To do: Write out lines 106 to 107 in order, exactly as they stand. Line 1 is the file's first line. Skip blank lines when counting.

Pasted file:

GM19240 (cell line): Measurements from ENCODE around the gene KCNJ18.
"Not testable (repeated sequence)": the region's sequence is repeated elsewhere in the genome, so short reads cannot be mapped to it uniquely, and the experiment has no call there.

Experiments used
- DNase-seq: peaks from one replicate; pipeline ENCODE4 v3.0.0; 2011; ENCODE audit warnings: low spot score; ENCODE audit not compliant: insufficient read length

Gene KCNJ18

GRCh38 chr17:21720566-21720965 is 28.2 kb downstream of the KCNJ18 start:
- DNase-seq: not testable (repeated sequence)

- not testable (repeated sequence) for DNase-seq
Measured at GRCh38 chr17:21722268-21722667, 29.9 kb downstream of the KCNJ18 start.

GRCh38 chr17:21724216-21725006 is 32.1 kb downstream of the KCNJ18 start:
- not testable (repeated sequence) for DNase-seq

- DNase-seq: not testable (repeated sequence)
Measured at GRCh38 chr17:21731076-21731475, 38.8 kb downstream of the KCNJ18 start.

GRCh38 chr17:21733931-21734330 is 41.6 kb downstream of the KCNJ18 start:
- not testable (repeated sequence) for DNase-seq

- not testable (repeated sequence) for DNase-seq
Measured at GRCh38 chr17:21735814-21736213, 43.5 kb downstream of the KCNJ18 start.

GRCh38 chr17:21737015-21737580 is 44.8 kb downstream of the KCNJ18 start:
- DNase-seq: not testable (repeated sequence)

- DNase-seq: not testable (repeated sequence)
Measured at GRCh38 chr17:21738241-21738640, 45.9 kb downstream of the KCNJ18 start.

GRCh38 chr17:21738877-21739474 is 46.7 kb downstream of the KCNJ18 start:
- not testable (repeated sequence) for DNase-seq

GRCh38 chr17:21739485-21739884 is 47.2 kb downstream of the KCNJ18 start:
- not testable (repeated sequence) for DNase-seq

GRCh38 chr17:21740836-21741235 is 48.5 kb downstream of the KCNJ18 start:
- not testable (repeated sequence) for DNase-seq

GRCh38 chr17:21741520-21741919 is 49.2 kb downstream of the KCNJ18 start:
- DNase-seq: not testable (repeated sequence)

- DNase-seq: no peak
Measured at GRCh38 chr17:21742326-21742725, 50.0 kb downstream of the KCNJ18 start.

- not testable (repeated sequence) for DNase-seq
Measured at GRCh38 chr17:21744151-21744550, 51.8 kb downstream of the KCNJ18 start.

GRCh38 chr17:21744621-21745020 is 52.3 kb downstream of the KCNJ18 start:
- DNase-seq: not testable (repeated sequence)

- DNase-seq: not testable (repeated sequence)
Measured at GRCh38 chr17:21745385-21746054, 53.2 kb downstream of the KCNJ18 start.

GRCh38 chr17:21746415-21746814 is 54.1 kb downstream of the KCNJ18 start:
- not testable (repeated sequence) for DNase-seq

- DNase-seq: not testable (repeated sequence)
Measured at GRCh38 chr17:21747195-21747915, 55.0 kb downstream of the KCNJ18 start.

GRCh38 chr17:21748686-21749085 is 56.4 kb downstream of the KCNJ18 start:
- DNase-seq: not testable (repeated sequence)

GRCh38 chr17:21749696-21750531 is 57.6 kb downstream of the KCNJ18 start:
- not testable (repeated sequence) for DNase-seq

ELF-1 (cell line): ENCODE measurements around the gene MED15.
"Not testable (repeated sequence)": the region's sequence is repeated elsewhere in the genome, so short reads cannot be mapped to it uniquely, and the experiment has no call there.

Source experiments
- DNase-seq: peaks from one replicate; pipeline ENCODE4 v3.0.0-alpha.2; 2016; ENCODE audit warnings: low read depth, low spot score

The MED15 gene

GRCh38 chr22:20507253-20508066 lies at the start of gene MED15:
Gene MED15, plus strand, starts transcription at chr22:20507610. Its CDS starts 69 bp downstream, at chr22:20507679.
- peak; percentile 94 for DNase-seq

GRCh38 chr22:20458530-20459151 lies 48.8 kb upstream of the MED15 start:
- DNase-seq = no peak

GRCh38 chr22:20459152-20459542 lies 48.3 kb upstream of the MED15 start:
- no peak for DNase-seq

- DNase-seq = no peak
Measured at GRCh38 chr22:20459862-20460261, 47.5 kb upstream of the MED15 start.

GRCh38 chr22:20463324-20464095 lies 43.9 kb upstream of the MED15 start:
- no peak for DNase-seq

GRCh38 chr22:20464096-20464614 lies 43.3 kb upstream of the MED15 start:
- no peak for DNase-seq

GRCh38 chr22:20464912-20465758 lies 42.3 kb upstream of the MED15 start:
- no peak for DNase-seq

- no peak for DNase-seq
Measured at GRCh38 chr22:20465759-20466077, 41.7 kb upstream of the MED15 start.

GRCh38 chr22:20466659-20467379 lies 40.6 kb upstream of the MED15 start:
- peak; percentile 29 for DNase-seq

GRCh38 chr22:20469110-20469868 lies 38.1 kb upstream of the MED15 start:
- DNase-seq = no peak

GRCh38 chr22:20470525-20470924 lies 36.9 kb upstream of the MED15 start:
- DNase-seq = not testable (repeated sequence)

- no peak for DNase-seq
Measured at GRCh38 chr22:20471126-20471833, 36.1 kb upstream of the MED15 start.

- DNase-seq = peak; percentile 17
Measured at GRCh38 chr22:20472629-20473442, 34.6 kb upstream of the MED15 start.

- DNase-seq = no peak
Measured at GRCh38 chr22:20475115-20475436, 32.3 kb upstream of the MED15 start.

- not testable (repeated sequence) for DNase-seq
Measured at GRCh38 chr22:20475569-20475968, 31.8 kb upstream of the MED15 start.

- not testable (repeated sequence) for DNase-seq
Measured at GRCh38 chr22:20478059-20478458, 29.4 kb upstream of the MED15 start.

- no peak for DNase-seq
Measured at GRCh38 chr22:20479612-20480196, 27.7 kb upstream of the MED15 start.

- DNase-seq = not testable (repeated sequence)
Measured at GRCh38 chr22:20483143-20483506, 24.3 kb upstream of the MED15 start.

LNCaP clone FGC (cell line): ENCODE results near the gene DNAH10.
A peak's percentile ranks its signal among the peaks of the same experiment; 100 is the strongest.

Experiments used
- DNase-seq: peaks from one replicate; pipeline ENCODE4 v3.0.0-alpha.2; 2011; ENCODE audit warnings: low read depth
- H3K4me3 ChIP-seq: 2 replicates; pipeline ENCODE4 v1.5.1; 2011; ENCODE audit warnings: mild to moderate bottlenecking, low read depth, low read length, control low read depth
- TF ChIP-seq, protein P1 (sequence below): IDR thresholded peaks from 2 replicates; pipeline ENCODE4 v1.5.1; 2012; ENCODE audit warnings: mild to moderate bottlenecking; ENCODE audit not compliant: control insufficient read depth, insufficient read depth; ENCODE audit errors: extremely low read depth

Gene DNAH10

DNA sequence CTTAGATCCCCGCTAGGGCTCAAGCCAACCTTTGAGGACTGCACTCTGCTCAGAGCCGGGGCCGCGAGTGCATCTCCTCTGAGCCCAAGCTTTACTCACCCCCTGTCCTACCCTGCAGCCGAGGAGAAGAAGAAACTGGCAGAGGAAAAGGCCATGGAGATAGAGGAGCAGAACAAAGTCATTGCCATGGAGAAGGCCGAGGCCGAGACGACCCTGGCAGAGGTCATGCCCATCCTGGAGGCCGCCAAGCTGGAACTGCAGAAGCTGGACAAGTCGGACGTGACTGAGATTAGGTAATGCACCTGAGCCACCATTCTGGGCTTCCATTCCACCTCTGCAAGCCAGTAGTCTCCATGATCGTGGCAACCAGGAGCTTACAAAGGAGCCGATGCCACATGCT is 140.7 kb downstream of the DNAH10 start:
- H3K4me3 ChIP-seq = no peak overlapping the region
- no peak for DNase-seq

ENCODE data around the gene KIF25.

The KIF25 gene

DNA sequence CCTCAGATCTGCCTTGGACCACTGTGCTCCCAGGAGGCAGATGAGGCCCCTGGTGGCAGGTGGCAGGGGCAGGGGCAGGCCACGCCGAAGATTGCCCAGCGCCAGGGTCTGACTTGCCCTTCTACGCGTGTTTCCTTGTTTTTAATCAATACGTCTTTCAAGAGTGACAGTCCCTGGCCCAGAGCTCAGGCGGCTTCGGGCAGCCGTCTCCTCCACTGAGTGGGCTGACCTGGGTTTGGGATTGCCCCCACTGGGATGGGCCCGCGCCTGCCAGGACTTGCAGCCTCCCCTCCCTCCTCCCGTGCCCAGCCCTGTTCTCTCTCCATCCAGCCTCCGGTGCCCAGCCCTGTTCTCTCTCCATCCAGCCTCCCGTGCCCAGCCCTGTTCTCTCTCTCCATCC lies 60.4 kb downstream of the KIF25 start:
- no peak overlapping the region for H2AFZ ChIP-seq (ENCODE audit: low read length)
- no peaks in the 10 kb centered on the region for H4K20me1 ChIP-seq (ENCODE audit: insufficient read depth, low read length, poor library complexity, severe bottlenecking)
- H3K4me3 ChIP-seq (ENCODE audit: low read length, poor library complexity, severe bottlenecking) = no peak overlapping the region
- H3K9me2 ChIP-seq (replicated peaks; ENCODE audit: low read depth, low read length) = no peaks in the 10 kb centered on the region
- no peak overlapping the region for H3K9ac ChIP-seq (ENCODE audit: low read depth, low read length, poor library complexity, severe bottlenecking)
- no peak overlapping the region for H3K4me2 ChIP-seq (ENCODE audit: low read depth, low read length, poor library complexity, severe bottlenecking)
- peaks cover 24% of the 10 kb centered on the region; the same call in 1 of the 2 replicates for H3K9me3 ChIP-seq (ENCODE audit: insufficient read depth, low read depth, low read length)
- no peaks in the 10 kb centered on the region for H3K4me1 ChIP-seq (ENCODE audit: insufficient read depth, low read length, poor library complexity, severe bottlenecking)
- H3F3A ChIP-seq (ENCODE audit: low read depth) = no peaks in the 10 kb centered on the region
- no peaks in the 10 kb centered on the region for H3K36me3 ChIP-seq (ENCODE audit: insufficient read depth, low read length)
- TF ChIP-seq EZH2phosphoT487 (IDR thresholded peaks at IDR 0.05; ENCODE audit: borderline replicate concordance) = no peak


- no peak overlapping the region for H3K4me2 ChIP-seq (ENCODE audit: low read depth, low read length, poor library complexity, severe bottlenecking)
- peaks cover 24% of the 10 kb centered on the region; the same call in 1 of the 2 replicates for H3K9me3 ChIP-seq (ENCODE audit: insufficient read depth, low read depth, low read length)